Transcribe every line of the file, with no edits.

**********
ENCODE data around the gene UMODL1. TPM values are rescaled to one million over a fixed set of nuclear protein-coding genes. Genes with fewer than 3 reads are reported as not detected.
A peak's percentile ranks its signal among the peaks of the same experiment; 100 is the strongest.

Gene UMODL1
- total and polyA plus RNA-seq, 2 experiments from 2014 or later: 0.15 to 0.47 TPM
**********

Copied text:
ENCODE data around the gene UMODL1. TPM values are rescaled to one million over a fixed set of nuclear protein-coding genes. Genes with fewer than 3 reads are reported as not detected.
A peak's percentile ranks its signal among the peaks of the same experiment; 100 is the strongest.

Gene UMODL1
- total and polyA plus RNA-seq, 2 experiments from 2014 or later: 0.15 to 0.47 TPM